• Is there life after Fringe? Four shows that deserve longer runs.
    Posted on 05 Sep 2012 in Blog-Theater, Theatre

    In the meantime we Fringe attendees enjoy compiling our personal wish lists. Here, in addition to the shows praised in previous columns, is a critic’s lineup of productions that show promise.

  • NYC Fringe Report: Domestic Disturbances
    Posted on 23 Aug 2012 in Blog-Theater, Theatre

    Two of the standouts, Michelle Ramoni’s June and Nancy and Camilla Ammirati’s In the Ebb take place in very different times and places, but they share a common theme. Both stories include searching, imaginative female protagonists who struggle to discover themselves as they question the stability of their marriages.

  • NYC Fringe Report: Murder and Mayhem, California Style
    Posted on 21 Aug 2012 in Blog-Theater, Gay and Lesbian, Theatre

    East Coasters rarely think of Los Angeles as a great theater town. But, as two ambitious entries in this year’s New York International Fringe Festival prove, there’s a talent pool out there that has much more to offer than just good looks and cry-on-cue naturalism.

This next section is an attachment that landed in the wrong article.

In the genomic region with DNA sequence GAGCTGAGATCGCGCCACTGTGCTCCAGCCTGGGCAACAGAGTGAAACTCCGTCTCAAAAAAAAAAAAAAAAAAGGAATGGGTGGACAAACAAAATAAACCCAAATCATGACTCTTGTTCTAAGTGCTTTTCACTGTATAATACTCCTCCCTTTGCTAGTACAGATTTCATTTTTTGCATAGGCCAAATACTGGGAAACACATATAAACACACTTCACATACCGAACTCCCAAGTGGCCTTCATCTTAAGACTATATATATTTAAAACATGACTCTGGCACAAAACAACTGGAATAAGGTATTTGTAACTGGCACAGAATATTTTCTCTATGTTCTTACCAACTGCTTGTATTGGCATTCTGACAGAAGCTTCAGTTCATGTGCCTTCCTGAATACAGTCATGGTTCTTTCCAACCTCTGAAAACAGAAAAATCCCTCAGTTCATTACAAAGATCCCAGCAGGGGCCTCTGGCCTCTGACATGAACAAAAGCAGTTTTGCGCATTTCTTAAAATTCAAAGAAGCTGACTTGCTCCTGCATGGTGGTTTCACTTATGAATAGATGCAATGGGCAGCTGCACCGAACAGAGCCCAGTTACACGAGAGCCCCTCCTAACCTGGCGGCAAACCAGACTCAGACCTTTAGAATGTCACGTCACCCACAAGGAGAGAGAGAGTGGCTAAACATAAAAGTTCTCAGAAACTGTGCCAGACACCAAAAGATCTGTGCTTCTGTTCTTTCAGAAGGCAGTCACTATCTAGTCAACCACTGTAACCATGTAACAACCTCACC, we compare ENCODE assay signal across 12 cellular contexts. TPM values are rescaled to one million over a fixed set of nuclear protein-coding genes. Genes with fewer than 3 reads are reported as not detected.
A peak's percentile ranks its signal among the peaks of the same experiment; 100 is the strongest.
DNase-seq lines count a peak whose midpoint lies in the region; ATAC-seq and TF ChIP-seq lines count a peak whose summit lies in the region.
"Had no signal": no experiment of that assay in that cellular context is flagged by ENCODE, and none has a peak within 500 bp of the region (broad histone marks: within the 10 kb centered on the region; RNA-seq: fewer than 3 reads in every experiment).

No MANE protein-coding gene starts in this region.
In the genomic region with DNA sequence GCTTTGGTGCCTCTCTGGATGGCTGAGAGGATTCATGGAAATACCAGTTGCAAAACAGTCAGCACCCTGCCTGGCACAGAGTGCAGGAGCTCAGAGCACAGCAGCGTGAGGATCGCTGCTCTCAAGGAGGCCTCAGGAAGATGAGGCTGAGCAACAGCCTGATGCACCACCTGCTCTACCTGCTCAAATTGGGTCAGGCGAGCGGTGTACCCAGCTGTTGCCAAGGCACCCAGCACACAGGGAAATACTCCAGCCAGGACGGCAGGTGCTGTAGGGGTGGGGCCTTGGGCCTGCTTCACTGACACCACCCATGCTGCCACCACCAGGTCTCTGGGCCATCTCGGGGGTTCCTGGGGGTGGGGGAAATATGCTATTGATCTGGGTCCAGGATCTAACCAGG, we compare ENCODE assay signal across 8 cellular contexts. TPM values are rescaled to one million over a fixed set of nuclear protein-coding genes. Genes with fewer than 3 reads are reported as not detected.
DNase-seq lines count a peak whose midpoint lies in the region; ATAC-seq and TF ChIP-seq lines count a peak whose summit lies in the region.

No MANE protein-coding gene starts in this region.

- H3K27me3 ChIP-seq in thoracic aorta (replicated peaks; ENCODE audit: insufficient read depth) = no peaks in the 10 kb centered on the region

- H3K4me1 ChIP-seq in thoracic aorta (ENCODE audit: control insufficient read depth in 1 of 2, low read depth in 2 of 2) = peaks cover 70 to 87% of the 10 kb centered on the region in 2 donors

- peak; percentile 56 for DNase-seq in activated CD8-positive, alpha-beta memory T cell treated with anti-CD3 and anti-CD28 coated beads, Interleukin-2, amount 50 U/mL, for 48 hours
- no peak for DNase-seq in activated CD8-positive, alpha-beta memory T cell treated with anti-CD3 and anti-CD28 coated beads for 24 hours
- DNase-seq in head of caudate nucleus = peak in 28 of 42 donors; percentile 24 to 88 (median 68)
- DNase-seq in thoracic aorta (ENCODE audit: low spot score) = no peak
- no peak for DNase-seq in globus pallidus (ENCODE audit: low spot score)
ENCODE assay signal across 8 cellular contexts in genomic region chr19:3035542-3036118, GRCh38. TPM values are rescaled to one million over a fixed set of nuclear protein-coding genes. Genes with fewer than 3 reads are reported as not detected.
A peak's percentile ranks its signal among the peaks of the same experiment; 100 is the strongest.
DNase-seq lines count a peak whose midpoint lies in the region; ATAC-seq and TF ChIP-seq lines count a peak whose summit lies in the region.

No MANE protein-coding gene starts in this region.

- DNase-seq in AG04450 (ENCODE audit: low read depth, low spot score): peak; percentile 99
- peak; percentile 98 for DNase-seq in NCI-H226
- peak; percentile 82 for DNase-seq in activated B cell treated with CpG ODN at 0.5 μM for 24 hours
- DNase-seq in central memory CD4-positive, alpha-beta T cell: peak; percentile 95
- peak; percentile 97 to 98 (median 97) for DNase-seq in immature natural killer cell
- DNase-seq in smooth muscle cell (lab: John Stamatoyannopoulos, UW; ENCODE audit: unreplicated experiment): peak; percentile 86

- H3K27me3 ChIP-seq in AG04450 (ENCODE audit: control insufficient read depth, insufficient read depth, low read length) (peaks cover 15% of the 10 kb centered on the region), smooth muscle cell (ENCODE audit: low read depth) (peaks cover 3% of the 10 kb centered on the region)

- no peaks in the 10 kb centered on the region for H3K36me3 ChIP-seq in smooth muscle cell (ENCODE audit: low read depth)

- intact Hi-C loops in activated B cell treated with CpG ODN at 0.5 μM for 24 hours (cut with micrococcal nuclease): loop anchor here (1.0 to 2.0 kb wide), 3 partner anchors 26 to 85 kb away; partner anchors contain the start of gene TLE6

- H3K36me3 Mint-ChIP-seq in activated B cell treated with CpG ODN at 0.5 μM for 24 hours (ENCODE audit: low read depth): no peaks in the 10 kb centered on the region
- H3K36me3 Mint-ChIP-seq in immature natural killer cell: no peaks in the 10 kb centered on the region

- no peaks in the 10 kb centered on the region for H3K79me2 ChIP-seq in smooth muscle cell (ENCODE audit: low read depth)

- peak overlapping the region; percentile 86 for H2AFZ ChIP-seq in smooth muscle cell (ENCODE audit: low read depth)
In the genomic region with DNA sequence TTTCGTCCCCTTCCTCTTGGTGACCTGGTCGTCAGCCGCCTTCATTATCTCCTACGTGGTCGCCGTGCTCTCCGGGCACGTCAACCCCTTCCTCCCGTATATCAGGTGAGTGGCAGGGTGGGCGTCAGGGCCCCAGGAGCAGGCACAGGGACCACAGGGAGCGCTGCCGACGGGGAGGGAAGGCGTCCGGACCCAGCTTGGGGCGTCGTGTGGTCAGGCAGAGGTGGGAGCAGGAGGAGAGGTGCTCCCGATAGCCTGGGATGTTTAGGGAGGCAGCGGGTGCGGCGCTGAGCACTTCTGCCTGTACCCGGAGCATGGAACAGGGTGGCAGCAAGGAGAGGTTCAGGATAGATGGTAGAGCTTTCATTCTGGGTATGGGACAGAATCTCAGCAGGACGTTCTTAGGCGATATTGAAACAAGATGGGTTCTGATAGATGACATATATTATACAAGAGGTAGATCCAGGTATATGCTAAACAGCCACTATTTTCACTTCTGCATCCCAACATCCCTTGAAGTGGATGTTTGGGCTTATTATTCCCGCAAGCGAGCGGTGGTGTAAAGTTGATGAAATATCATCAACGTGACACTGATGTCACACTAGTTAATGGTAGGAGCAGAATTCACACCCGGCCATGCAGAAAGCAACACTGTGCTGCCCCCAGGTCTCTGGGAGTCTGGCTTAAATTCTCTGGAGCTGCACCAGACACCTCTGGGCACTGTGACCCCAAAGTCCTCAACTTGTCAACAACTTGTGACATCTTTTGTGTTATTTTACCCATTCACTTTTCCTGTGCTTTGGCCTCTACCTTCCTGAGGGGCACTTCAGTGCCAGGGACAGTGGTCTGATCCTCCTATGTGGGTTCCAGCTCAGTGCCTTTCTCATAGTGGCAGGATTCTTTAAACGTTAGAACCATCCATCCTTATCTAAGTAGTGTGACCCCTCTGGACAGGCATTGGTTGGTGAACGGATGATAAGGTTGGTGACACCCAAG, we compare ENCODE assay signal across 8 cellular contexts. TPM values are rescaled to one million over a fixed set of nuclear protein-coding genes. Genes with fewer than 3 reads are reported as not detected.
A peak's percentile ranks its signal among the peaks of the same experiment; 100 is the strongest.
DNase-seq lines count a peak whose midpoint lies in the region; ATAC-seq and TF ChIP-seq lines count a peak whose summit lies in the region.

• Broadway Review: Nice Work If You Can Get It
    Posted on 03 May 2012 in Performing Arts, Theatre

    Broderick gives a generous performance, turning on his patented man-child charm when called upon, but also stepping back and allowing his leading lady and sidemen plenty of space to maneuver. O’Hara makes an apt foil for him, as her persona, even in upbeat scenes, always carries an undertone of fragility.

  • Broadway Review: Jesus Christ Superstar
    Posted on 05 Apr 2012 in Performing Arts, Religion, Theatre

    Today, with The Book of Mormon taking irreverence to new heights and shows like American Idiot cranking up the power chords, any production of Superstar will have to rely on the score’s intrinsic qualities in order to compete for the attention of younger theatergoers. The good news is that the show’s construction holds up well.

  • Broadway Review: Alicia Keys’ Stick Fly
    Posted on 15 Dec 2011 in African American, Performing Arts, Theatre

    This setup abounds with comic potential, and Diamond wrings plenty of laughs out of the awkward dynamics at hand. But there is much more here than just the usual dysfunction junction drollery. The youths, especially Taylor, have a lot to say about the way the world looks now, and much of their criticism is justified.